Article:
January 3, 2015

The move by Palestinian Authority President Mahmoud Abbas to join the International Criminal Court and give it jurisdiction to investigate allegations of Israeli and other war crimes in Palestine should be seen as a positive development that brings international law to play in the Palestinian-Israeli conflict. Yet I find it difficult to be enthusiastic or optimistic about this move, due to the personalized, uninstitutionalized and erratic manner in which Abbas and the current Palestinian leadership go about the business of managing statehood.

We have just witnessed the sad spectacle of Abbas deciding to take the issue of Palestinian statehood to the U.N. Security Council, and in the end discovering that he was unable to secure the nine votes needed to pass the resolution (which would have been vetoed by the U.S. in any case). The failure at the Security Council is symptomatic of the wider problem that has bedeviled the rump Palestinian leadership that remains in place under Abbas, while many Palestinians have abandoned his drifting ship and joined Hamas and other political groups.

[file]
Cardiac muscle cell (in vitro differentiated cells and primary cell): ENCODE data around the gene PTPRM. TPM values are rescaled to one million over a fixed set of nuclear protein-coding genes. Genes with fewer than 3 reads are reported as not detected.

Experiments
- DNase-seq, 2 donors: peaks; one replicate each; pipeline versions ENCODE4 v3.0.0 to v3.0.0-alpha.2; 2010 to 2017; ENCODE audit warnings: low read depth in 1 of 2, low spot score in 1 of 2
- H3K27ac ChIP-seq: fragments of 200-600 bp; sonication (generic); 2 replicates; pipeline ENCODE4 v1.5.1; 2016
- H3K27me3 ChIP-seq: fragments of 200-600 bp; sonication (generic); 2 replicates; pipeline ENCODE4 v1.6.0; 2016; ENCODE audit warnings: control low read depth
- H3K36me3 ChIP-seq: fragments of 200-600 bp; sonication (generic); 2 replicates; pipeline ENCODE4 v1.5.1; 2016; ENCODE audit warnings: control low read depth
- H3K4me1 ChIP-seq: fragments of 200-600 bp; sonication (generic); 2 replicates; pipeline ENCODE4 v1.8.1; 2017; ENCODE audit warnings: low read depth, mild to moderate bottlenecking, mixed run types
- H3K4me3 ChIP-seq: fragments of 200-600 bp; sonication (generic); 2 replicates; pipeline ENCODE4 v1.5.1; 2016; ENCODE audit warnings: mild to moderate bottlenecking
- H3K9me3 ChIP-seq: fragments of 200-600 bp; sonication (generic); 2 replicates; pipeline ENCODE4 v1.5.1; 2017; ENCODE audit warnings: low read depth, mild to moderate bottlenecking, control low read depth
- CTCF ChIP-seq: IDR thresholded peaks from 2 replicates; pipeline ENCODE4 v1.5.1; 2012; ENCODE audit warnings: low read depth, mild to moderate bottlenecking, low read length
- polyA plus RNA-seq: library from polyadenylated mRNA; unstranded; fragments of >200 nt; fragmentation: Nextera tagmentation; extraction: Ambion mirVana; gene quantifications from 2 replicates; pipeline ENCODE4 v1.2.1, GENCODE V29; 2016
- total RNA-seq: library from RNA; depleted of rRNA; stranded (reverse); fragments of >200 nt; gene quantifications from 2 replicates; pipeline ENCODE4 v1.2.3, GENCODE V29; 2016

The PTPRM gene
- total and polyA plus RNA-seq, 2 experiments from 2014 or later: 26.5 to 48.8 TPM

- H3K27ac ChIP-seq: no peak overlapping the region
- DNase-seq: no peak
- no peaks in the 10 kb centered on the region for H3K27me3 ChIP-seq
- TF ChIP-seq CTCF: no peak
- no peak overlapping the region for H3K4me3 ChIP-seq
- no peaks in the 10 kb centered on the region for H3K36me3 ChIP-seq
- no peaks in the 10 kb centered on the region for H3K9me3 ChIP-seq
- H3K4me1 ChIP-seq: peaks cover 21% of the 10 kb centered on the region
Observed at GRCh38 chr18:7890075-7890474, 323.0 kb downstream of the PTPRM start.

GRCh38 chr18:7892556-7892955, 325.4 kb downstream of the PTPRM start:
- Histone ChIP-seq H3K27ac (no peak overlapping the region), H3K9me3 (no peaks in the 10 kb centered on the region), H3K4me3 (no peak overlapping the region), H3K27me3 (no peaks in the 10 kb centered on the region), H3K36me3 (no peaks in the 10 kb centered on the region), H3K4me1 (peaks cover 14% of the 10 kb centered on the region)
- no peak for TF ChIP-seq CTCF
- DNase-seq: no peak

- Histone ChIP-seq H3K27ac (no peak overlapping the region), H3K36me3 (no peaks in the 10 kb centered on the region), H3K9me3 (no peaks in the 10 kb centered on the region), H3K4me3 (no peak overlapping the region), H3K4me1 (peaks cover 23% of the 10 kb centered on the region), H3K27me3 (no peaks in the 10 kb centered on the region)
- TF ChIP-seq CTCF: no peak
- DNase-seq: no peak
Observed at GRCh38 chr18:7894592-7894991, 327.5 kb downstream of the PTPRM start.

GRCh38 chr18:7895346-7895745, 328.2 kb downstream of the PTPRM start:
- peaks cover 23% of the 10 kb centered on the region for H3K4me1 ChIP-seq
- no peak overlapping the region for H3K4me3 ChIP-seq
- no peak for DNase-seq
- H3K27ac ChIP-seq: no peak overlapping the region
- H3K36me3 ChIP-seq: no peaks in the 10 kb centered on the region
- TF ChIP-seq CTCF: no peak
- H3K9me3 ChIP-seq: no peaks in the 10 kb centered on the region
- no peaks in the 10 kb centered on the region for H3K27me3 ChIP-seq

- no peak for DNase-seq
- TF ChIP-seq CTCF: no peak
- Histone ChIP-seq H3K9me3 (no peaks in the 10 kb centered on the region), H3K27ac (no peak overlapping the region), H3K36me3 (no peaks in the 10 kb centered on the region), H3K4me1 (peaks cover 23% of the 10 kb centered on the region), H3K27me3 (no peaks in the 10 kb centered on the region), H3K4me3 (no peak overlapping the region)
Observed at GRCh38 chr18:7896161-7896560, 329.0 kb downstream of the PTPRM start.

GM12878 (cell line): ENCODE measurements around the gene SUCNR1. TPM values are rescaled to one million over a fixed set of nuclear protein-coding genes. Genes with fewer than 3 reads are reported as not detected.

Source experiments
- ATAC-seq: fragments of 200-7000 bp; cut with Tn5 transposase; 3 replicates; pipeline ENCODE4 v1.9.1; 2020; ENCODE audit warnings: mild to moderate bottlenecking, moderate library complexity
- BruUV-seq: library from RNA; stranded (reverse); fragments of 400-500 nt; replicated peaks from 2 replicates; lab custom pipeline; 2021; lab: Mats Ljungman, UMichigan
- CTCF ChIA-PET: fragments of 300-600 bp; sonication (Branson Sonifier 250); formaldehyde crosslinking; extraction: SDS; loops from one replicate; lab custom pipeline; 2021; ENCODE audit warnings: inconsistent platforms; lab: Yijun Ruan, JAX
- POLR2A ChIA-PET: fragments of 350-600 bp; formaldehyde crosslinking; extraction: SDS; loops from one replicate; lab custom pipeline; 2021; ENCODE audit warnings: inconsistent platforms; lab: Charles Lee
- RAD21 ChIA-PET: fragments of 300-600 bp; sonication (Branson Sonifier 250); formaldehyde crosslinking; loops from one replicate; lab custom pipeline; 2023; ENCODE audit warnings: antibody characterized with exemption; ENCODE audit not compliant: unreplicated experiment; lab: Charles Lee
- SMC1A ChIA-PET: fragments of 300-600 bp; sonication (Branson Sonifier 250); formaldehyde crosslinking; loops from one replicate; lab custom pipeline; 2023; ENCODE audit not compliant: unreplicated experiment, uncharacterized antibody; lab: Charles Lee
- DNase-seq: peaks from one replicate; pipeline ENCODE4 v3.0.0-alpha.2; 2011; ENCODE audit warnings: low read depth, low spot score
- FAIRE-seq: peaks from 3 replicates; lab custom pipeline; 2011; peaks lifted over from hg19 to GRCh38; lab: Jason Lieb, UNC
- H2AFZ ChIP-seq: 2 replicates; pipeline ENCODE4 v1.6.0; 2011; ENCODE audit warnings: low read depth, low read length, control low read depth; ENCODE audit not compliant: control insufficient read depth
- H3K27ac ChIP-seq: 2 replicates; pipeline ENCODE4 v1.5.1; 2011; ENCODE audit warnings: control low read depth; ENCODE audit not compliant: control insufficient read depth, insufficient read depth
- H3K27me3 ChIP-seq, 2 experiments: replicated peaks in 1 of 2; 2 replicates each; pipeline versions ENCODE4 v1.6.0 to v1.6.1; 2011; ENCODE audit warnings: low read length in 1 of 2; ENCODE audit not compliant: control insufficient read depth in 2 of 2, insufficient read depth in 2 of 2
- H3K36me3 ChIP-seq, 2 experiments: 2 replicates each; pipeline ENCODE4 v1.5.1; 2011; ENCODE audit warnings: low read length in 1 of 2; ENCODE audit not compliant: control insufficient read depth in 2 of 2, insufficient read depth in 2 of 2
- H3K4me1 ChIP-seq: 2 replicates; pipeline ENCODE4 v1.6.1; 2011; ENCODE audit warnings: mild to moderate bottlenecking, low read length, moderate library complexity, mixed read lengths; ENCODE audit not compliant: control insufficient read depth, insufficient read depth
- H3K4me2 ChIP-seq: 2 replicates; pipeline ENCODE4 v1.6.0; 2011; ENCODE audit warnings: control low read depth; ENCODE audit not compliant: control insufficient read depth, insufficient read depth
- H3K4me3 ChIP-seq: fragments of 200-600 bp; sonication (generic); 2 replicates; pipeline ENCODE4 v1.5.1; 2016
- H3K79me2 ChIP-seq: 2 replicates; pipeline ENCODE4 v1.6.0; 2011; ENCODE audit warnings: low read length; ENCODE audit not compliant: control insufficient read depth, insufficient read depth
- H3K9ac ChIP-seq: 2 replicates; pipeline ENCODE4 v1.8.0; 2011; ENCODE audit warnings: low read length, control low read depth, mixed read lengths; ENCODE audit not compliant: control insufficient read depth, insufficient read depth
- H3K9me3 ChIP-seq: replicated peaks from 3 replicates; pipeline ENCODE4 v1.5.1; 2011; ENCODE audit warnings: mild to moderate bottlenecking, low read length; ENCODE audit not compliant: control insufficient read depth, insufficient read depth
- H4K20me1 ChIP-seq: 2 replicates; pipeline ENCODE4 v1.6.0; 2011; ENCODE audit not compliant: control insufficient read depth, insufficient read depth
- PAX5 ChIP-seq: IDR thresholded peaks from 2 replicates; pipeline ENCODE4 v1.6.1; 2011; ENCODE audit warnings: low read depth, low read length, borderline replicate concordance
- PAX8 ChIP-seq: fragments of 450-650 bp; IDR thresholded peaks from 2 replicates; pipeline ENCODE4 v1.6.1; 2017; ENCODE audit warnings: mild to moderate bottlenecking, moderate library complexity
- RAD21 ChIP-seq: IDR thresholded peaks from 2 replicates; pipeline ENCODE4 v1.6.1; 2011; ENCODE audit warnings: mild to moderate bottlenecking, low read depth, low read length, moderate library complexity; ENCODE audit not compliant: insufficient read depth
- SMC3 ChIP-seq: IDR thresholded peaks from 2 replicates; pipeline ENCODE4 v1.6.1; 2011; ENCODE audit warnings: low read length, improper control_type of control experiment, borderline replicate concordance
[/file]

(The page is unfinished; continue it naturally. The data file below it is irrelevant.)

That problem is simply that Abbas and his few advisers have consistently failed to undertake the hard work needed to succeed in political and diplomatic action, and to mobilize those assets Palestinians enjoy in the region and the world.

The hard work I am talking about is nothing magical or exotic. It is simply the hard work of spending days and weeks undertaking the basic tasks of mobilizing, consulting, negotiating, threatening, enticing and other such activities that are necessary for the success of any political campaign. This can apply to running for a judgeship in a small town in Arkansas or the presidency of France, or seeking passage of a resolution at the United Nations or any other international forum.

in full: http://www.dailystar.com.lb/Opinion/Columnist/2015/Jan-03/282897-time-for-serious-palestinian-leadership.ashx?utm_medium=email&utm_source=transactional&utm_campaign=Newsletter

Individual Contribution Limit in U.S. Elections Raised to $4.9 Million

TRNN reporter Thomas Hedges takes a look at two new provisions in the 2015 spending bill that drastically increase individual limits and prohibit President Obama from using executive action to shed light on dark money in campaigns.

January 5,